I couldn’t totally understand how something that was diagnosed as mild felt so, well, not mild, and that became clearer after seeing the physio, and then a gynecologist…explicit details aside, my gut was impacting my rectum, which was also joining in the fun with my bladder. Party in Clare’s vagina! Sorry, I found humour one of my main tools in not finding this less bleak than it was. During my pregnancy I had discovered that gluten gave me reeeeeally bad heartburn, which I thought was just a pregnancy thing, so after I gave birth, I was pretty desperate for those doughnuts, and got involved with all things gluten, we were always very good friends…but as I investigated my various issues and specifically my poorly functioning gut, I realised, to my devastation, that I would need to break all soul ties with Dunkin Donuts, gluten was in fact causing the problem…the butt one at least, the bladder was an unfortunate consequence of weak connective tissue/pushing a baby out/bad luck…
As I corrected my diet (minus a few relapses), thankfully, things drastically improved and I began to feel like my body was my own again, I guess this was probably around the seven month mark, and it was here that I built more confidence in being out and about, but honestly, I’m still pretty aware of what I can or can’t do, although a big chunk of that is fear, rather than reality, but my pelvic floor is still needing a lot of love. I also had a pretty significant visit to the state hospital where my ass doctor (lols colo-rectal specialist) told me that if things were improving rather than getting worse, these issues aren’t black or white, and surgery should be a last option (although that’s not what the private sector told me, thanks for that) and then said these very non-doctory words which spoke to my spirit “you need to stop living in fear, and live your life”. At this stage I was going to the doctor looking for a miracle, that I could testify and shout from the rooftops, or a pragmatic we-can-fix-it solution…and instead what I got was peace.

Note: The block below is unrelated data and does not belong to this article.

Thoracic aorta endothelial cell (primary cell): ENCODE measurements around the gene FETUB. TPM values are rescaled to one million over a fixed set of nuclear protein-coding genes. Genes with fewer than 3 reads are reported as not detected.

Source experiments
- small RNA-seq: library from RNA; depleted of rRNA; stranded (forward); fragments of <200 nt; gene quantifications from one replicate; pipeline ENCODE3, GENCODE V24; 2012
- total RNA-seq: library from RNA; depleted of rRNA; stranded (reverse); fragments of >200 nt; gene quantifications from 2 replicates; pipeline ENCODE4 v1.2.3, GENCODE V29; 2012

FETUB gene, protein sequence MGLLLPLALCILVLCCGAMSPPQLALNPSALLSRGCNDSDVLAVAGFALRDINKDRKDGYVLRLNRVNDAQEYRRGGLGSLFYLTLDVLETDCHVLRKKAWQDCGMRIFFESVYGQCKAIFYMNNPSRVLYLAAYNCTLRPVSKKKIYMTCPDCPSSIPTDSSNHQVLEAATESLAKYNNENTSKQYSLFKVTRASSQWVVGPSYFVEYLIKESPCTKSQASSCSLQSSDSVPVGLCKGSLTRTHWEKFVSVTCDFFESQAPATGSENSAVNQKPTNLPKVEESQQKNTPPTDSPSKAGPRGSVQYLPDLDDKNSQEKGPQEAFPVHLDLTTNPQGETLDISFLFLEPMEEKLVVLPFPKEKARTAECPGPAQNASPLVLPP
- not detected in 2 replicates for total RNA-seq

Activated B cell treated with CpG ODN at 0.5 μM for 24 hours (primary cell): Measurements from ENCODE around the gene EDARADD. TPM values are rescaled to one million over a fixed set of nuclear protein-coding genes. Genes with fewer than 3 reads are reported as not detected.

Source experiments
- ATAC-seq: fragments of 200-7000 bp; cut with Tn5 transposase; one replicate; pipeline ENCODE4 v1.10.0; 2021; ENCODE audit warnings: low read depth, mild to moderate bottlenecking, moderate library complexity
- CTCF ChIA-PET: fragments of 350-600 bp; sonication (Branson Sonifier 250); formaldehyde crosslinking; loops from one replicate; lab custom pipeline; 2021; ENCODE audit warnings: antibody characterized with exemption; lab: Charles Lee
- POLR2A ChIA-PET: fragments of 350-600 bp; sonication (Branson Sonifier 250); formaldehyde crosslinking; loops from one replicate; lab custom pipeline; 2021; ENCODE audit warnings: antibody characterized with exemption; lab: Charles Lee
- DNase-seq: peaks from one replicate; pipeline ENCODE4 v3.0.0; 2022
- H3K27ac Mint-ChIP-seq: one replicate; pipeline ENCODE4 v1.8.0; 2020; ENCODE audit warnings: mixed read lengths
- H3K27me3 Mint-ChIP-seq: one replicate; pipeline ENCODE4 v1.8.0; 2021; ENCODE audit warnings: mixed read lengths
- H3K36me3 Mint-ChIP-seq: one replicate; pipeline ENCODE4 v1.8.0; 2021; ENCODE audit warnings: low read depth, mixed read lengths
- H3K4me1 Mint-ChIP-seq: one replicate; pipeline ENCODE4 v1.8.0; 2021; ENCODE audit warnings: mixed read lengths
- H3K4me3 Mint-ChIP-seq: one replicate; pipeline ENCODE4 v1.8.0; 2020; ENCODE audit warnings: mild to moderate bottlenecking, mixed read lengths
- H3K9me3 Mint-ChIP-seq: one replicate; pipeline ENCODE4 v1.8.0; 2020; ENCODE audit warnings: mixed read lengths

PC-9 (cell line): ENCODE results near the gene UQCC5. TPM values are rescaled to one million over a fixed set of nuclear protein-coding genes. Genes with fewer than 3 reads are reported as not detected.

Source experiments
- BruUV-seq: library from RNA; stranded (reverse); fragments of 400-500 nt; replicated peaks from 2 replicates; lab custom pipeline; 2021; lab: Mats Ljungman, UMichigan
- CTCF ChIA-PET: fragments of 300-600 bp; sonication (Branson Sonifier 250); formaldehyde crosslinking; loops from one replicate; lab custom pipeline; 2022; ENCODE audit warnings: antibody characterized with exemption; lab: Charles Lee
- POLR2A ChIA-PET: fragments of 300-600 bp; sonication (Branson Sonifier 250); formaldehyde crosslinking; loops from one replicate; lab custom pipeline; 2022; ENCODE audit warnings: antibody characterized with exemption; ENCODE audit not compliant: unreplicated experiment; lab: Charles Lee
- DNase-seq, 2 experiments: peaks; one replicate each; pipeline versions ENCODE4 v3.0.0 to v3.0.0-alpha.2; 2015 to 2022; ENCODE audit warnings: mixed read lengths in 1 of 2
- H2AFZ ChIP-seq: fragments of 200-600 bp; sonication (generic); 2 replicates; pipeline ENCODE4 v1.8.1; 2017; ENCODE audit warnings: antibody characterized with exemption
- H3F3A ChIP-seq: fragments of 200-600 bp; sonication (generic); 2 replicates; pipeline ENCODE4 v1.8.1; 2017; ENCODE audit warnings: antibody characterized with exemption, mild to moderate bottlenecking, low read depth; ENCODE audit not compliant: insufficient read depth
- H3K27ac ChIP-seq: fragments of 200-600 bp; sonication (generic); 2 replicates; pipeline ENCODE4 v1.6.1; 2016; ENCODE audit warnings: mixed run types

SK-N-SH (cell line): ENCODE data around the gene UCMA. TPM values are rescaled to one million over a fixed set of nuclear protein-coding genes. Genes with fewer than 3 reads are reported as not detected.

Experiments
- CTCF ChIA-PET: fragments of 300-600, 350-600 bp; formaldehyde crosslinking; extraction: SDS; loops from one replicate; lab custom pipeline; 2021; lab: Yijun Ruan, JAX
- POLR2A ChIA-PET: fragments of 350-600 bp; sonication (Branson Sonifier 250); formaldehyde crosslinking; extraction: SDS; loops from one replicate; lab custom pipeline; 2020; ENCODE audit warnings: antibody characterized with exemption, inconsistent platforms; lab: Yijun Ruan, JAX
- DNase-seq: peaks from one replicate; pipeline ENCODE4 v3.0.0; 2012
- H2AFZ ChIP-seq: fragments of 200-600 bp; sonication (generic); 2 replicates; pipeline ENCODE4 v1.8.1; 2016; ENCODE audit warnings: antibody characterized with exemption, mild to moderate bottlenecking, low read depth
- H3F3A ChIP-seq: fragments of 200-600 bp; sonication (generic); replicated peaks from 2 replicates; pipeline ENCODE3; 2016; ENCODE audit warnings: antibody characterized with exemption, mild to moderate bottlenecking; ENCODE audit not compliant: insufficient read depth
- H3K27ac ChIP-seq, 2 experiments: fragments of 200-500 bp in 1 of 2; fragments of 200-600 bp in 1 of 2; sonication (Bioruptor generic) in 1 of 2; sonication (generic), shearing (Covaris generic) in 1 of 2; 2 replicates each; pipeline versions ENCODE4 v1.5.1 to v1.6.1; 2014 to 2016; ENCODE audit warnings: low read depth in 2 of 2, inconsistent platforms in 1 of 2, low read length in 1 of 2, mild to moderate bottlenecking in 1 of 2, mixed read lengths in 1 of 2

I have found this road pretty isolating, not because I haven’t let people into this story with me, nor for lack of support, but really just the constant knowing in the back my mind that anything could drop at any time. What if I walk too long, too quickly, if I laugh too hard, if I worship too freely, if I have to bounce Hudson to sleep for too long? And I guess not really knowing anyone who’s had the same issues, and feeling a bit weird and a bit like less of a woman for not being able to handle childbirth (I know this is ridiculous, at least the lie of it is, but the feeling of it wasn’t).
But, the whole way through this journey, God has been talking to me a lot about surrender, about leaning back, about how I was enough, and later on, about how a drooping rectum wasn’t the end of the world. Perspective is a helpful thing, but I know he also let me roll around in my frustration and pity without judgement or trying to hurry towards peace before I was ready. But that’s me. And this is the middle of the story rather than the end, because I have recently become aware of how much fear I have in me for another baba, the fear of losing another, and the fear of losing control of more of my internals. His promise is peace, to live my life without fear, receiving perfect love…but I’m definitely in the middle, and for now, the middle is ok.